Goldman Sachs has issued a report saying Egypt needs to borrow $15 billion from the International Monetary Fund to secure debt dues over the next three years. According to the Central Bank of Egypt, the gap between foreign debt and foreign exchange reserves has widened over the past decade, with total foreign debt reaching $157.8 billion at the end of the first quarter of 2022. Foreign exchange reserves amounted to $33 billion at the end of last June.
The Goldman Sachs report indicated that the World Bank financing dues on Egypt during the next three years amount to $12 billion. Egypt has obtained two loans from the International Monetary Fund during the past six years, the first of which was in 2016, with a value of $12 billion, and the second was in 2020, with a value of $8 billion. According to Bloomberg, the US Federal Reserve’s hike in interest rates, the rise in food prices, and the departure of about $20 billion from the Egyptian bond market have put enormous pressure on the Egyptian economy.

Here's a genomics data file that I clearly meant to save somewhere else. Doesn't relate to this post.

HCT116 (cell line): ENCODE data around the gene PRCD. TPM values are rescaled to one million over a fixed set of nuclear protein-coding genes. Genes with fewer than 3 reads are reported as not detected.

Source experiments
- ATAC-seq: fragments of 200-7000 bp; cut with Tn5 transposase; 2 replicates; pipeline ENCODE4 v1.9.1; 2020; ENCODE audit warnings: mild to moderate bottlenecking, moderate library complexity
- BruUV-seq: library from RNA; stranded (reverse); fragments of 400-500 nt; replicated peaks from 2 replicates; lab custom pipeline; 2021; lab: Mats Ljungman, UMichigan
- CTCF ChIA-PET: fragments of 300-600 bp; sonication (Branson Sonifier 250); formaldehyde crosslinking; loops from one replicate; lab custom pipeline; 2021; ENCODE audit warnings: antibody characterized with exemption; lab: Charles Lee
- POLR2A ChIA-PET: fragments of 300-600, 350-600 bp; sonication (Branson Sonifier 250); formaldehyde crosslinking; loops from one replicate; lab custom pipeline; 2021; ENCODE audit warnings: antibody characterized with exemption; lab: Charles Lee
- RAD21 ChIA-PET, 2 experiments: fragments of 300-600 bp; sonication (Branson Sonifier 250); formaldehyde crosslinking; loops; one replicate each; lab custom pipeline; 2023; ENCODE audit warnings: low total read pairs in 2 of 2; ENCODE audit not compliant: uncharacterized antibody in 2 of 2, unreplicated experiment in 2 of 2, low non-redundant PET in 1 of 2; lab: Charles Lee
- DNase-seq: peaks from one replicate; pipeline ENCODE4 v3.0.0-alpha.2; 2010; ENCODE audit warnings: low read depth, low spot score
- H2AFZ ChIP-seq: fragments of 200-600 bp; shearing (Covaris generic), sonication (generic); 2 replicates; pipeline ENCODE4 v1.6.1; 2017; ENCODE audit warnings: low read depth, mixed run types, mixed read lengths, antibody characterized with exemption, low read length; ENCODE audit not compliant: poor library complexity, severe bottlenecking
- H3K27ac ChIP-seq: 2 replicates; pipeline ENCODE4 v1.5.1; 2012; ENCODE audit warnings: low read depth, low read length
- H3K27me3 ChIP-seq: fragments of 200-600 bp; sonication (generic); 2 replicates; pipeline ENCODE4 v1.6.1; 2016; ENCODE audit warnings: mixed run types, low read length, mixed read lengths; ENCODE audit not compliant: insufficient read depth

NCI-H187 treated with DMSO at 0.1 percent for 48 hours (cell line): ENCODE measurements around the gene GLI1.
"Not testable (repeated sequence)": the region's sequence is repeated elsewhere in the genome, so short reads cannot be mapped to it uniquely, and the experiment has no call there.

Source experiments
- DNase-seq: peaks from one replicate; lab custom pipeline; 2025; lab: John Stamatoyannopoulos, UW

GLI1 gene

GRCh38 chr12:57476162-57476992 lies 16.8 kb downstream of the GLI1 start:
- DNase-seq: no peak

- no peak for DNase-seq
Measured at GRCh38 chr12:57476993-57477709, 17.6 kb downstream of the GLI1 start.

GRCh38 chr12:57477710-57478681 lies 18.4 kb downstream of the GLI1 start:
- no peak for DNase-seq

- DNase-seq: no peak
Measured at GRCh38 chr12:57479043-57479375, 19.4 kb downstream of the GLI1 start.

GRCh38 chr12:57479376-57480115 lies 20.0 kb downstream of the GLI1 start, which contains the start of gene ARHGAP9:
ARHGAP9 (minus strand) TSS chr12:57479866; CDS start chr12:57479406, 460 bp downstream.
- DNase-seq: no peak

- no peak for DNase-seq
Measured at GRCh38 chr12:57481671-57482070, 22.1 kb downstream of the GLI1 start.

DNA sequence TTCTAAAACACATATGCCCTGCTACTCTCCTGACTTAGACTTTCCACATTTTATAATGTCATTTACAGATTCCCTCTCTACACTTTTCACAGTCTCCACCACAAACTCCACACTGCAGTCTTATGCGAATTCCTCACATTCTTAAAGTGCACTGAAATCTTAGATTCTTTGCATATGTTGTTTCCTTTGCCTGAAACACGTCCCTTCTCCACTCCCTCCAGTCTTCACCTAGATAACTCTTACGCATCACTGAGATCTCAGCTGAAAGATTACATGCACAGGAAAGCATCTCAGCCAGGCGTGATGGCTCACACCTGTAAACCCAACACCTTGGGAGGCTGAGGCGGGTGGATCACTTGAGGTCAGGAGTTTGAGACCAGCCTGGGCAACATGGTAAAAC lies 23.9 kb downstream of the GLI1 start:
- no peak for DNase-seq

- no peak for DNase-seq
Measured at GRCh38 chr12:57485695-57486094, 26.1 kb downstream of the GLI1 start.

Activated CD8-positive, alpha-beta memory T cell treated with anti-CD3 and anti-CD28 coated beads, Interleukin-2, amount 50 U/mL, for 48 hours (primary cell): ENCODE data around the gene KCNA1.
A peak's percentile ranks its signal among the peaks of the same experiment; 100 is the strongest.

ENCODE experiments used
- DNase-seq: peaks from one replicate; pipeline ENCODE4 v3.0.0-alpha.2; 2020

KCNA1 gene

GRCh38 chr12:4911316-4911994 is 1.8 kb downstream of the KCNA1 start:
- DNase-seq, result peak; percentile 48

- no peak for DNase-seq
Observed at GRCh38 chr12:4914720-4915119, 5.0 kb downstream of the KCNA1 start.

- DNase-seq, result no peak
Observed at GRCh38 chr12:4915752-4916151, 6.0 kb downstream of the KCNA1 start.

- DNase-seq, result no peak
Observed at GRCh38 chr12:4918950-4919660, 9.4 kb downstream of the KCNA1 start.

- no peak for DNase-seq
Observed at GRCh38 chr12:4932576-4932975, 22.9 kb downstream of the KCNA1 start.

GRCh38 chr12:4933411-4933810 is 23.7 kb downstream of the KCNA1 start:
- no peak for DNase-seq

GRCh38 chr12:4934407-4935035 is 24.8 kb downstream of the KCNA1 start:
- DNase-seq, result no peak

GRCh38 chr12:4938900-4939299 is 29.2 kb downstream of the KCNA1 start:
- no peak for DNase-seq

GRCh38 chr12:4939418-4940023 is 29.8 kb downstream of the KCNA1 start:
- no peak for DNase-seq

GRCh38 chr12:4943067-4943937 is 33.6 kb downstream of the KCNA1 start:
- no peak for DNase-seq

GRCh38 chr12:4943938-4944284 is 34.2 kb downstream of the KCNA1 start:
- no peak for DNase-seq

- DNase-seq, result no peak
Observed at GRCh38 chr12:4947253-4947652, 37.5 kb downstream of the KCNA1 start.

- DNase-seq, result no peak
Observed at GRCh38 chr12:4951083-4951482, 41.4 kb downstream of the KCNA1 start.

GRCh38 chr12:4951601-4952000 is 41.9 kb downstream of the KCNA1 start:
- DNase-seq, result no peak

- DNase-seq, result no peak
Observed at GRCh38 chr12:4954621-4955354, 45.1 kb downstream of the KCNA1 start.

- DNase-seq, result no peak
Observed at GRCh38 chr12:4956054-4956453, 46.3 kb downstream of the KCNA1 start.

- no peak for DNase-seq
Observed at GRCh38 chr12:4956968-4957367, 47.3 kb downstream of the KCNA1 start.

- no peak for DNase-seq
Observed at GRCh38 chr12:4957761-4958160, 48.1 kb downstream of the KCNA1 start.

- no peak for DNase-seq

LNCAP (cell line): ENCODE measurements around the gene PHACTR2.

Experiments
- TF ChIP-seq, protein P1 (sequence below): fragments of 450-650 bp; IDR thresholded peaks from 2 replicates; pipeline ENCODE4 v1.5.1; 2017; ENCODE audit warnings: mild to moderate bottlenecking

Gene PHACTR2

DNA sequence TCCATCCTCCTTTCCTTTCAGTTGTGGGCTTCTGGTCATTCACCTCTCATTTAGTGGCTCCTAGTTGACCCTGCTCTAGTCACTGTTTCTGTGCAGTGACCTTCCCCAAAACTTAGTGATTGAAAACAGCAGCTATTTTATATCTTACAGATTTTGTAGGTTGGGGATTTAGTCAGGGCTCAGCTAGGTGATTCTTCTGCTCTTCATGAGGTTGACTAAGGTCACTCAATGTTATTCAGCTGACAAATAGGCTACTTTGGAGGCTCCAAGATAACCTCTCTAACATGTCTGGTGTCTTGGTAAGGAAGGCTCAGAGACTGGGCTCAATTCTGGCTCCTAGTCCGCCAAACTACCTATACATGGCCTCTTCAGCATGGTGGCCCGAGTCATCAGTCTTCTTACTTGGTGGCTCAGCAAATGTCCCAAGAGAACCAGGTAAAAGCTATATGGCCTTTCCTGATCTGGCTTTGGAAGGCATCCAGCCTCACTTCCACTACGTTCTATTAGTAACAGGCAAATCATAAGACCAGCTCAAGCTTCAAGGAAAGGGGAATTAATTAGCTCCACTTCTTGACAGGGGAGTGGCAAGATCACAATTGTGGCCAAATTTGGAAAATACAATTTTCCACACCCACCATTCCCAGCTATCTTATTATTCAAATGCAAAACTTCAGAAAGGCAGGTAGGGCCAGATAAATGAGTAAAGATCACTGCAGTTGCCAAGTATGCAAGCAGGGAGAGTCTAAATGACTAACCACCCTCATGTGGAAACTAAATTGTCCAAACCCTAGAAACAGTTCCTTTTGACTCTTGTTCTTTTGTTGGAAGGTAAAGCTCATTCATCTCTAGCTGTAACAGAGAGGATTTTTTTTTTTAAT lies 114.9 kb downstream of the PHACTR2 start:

Moody’s Investors Service also warned last month that Egypt is among the top 5 countries that may face difficulties repaying foreign debt. The general budget for the fiscal year 2022-2023 targeted about $7 billion in external financing to bridge the budget deficit and pay debt instalments.